The Grief of Infertility

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The Mayo Clinic describes grief as: an emotion, sorrow, numbness, a natural reaction to a loss, a universal and a personal experience. When going through infertility, you may not realize you are experiencing grief. You may identify with feeling sad, worried, hopeless, or angry. Many of these emotions are part of your grief. Infertility has so many losses that are not acknowledged. Grief is a huge part of what you are going through if you are struggling with infertility.

Types of loss when going through infertility:

  1. Loss of dreams and expectations. You may have grown up playing with dolls, being told that you are a good mommy, or that someday you will make a good mommy. You might have been told that when you meet someone that you love and decide to get married then that is the right time to have children. You also might have been told to put your career or school first, and that after you accomplish your goals then you can have children. You may have the age planned out of when you would like to have children. You probably were never told you might get to be a mother or that you can decide when you want to start trying to conceive but that might not be when you get pregnant. You probably were not told when you were a little girl playing with dolls that it may take months, if not years to conceive, and that you might have to use assisted reproductive technology in order to do it. With infertility there is grief over your dreams and the realization that they may not be what you thought they would be.

  2. Loss of identity. Many of you grew up wanting to be a mother and probably felt it was always part of your narrative. For many of you it is part of your identity even before you ever start trying to conceive, knowing that one day you will be a mother. You may wonder if I am not a mother than who am I?

  3. Loss of relationships. When you are going through infertility it can be extremely difficult to watch friends or family get pregnant when you are also trying to conceive. You may feel disconnected, such that if someone invites you to a party you may not want to go because everyone will be there with their children or will be talking about their children. If you are not invited because you do not have children it is equally as painful. If you are going through infertility your relationships may be changing, weakening, dissolving and even ending. Even if your relationship with someone does not completely end you may feel a loss of what your relationship had been with the person.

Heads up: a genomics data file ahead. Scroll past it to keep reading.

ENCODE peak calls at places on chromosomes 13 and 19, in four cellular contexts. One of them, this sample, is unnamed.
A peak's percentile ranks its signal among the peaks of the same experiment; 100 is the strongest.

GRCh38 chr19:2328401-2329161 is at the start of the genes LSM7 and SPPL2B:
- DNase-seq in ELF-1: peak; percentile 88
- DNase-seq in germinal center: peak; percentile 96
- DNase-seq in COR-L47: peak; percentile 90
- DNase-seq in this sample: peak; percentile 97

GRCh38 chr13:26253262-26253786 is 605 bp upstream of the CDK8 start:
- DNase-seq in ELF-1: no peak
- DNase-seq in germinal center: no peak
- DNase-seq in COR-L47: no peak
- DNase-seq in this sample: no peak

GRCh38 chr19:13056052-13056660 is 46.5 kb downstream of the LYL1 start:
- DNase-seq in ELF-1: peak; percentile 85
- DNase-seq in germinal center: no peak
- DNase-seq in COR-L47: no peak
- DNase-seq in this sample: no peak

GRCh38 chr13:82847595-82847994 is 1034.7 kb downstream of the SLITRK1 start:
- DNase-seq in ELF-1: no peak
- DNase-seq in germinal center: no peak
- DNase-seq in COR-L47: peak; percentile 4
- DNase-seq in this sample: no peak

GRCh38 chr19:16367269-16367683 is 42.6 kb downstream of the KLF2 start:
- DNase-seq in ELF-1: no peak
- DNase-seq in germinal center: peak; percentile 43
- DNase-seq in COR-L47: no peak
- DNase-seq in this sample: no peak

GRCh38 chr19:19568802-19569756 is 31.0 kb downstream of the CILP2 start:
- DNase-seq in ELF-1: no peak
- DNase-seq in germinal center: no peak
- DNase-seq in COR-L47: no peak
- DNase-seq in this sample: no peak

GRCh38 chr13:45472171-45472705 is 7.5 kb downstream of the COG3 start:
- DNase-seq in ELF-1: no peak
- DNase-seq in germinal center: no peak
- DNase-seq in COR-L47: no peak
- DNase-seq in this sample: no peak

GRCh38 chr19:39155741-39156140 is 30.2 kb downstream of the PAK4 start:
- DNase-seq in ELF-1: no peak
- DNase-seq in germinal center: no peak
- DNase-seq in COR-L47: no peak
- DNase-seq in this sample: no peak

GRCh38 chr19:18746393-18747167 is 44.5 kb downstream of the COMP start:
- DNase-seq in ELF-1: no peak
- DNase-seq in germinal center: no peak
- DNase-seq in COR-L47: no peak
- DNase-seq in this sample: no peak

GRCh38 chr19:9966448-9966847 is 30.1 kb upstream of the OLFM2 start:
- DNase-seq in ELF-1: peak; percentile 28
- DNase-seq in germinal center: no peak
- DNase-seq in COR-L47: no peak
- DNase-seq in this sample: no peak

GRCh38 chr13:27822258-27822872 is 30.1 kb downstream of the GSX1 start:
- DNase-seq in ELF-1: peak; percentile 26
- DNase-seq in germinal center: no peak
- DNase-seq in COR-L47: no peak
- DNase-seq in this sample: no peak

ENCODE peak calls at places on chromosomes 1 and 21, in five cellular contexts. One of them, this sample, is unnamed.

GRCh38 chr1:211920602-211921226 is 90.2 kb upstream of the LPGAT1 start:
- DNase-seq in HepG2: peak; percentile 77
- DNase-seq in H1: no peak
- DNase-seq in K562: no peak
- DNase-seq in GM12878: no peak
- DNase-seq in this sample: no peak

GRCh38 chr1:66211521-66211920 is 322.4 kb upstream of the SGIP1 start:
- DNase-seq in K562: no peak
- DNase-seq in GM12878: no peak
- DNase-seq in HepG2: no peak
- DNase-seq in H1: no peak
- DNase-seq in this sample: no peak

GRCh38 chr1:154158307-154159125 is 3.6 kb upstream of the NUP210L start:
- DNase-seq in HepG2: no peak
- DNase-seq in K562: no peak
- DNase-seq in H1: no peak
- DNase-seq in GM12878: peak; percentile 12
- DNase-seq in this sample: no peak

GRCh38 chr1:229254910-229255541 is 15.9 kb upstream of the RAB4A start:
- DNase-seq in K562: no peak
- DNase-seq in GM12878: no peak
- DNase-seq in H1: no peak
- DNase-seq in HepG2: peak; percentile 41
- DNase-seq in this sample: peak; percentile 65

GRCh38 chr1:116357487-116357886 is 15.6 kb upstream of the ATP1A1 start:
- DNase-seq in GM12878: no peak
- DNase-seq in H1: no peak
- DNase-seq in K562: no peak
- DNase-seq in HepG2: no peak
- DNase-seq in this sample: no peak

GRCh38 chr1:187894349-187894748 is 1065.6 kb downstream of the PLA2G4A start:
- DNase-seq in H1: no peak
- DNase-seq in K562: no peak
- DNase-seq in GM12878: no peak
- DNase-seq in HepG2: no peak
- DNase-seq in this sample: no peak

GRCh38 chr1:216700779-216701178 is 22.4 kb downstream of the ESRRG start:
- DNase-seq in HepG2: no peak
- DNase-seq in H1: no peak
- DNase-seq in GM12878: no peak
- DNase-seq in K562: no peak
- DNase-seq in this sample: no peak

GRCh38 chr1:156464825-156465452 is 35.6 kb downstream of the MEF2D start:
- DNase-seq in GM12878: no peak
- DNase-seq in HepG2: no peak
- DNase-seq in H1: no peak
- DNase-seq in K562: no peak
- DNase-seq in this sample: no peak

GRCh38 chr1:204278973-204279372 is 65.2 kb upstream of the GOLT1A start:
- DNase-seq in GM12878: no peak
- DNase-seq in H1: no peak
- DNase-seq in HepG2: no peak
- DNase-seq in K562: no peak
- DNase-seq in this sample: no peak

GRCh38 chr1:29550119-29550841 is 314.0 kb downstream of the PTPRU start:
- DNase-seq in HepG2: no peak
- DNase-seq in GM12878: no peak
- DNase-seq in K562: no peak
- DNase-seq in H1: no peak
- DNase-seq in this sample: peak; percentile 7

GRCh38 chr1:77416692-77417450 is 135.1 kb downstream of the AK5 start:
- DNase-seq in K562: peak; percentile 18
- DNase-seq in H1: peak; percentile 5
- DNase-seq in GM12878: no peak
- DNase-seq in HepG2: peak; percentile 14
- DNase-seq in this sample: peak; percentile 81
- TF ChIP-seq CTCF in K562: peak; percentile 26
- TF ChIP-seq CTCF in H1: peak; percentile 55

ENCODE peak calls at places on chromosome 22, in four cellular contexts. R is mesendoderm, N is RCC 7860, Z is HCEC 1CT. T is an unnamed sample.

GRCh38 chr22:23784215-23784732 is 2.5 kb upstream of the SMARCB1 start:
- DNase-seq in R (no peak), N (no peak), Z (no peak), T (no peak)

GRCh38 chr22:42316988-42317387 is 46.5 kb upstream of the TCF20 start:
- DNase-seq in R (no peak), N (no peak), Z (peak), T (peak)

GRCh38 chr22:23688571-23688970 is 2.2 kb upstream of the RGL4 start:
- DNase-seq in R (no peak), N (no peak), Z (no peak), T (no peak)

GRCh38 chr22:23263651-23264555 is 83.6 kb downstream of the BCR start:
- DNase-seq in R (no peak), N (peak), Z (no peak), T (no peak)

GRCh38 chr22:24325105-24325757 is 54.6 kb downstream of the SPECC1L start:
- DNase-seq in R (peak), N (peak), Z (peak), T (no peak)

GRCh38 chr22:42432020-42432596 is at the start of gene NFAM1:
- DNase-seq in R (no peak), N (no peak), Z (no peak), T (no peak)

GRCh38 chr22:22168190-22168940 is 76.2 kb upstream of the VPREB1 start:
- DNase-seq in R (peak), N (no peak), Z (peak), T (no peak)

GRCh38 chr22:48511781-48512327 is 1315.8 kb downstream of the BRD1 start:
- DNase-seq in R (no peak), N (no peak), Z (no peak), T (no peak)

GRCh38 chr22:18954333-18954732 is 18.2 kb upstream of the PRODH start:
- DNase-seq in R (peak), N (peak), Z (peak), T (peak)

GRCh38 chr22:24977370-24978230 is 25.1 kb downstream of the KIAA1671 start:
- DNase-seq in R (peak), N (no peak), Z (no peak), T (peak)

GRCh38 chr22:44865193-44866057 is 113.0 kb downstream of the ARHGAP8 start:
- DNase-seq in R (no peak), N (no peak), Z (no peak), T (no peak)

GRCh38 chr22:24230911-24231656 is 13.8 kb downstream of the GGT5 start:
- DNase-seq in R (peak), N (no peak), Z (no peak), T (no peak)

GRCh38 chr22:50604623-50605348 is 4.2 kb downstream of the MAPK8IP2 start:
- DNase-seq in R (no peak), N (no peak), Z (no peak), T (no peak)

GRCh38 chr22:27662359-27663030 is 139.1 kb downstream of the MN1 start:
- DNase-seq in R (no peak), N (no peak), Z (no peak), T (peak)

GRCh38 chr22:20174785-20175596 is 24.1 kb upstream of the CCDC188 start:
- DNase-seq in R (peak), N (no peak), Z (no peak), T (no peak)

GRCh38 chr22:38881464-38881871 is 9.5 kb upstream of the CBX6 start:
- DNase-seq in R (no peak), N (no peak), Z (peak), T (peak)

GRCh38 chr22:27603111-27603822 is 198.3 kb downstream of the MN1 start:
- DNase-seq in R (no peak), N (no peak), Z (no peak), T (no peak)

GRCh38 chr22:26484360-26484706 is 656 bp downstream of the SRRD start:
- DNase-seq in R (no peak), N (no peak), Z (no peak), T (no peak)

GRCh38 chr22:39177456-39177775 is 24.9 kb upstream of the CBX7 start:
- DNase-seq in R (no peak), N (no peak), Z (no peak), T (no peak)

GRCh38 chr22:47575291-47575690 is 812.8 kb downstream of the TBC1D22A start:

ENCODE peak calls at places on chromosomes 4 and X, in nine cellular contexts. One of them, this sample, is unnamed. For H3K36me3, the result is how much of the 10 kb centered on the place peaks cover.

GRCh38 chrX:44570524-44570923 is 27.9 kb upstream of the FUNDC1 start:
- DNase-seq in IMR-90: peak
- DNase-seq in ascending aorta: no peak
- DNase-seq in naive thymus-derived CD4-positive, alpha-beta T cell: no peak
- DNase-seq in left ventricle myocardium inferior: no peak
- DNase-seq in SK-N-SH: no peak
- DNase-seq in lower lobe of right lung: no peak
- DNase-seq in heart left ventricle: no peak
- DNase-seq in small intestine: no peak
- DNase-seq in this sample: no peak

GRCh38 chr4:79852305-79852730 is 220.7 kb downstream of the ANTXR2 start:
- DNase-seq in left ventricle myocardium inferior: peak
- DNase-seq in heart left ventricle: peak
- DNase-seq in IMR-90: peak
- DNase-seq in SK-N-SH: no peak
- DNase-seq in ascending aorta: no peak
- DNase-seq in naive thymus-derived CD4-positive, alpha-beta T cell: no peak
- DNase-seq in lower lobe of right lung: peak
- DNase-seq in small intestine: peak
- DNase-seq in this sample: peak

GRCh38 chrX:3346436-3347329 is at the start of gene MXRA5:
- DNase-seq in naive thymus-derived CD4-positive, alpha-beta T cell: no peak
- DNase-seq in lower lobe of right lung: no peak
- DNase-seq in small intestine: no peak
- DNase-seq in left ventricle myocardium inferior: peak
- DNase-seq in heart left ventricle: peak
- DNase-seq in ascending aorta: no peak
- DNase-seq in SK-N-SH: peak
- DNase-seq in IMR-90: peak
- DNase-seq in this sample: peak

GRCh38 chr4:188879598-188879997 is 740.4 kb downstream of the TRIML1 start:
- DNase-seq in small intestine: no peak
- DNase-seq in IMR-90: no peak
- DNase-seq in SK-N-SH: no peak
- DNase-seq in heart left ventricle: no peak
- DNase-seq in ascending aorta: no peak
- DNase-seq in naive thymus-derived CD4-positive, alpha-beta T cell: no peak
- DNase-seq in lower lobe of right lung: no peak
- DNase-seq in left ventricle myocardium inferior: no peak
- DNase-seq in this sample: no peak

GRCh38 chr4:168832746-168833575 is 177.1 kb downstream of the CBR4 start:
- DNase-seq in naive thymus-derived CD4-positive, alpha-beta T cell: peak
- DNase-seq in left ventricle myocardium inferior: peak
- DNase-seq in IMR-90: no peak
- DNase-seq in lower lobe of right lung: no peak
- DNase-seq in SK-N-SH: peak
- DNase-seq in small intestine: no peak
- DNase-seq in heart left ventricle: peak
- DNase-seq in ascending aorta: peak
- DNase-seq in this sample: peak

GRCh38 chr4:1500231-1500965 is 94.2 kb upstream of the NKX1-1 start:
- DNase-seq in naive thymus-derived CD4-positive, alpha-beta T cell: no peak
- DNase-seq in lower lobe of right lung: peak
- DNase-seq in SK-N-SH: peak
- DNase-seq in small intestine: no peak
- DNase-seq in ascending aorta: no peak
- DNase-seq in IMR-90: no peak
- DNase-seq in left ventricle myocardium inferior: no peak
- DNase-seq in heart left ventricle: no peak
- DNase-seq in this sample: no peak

4. Loss of body function. When you are suffering from infertility it can be because one of your reproductive organs is not working. There is a loss when you feel like a part of your body does not work or is broken.

  5. Loss of youth. If you are going through infertility you might have heard the term, “advanced maternal age”. You also might have been told that you are too old to go through assisted reproductive technology, which may leave you grieving for your youth.

  6. Loss of control. You may be feeling a loss of control. This can look a like a loss of control of emotions. You may feel like you are on a rollercoaster of emotions, one day feeling hopeful, to the next day feeling like you cannot get out of bed. You may also feel a loss of control over your body. Even if you are timing everything perfectly, following your medical advice on how to conceive it still might not be working for you. You may also be feeling a loss of control over the fact that you do not have as much control as you thought. You might have thought that when the time is right that you would get pregnant, that you could decide when you were ready to be a mother and coming to terms that you do not have that kind of control can be a loss and need to be grieved.

  7. Loss of not being pregnant. For most of you every time you only see one line on a pregnancy test or get your period every month there is a loss of not conceiving. You may need to process your grief every month after this happens.

    Grief is an emotion that many of you are feeling during the infertility process but may not have acknowledged was there. Acknowledge it, name it, feel it, observe it. There are ways to process this grief.

    For more information on grief during infertility contact Julie@kullcounselingmadison.com or 608.239.4807.


Setting an intention for 2019

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Only a few more days and 2018 will be at a close. For many people this is a welcome change. The start of a new year signals beginnings, and provides an opportunity for change and growth. What do we want from this new year? How will it be different than last year? What do we wish was different in our life? What needs to change this year for us? While I am not big on New Year’s resolutions, I do like setting intentions and working to achieve goals.

According to Mind Body Green, “Intentions are the fuel to manifesting your goals and visions.” There are many different ways to set an intention, but this year I challenge you to set a one-word intention. Think of one word that will help guide you in the next year to get you closer to your goals or visions. When we create a long list of goals or resolutions, it can be difficult to stick with. Focusing on one word can provide focus on your intention and more obtainable goals.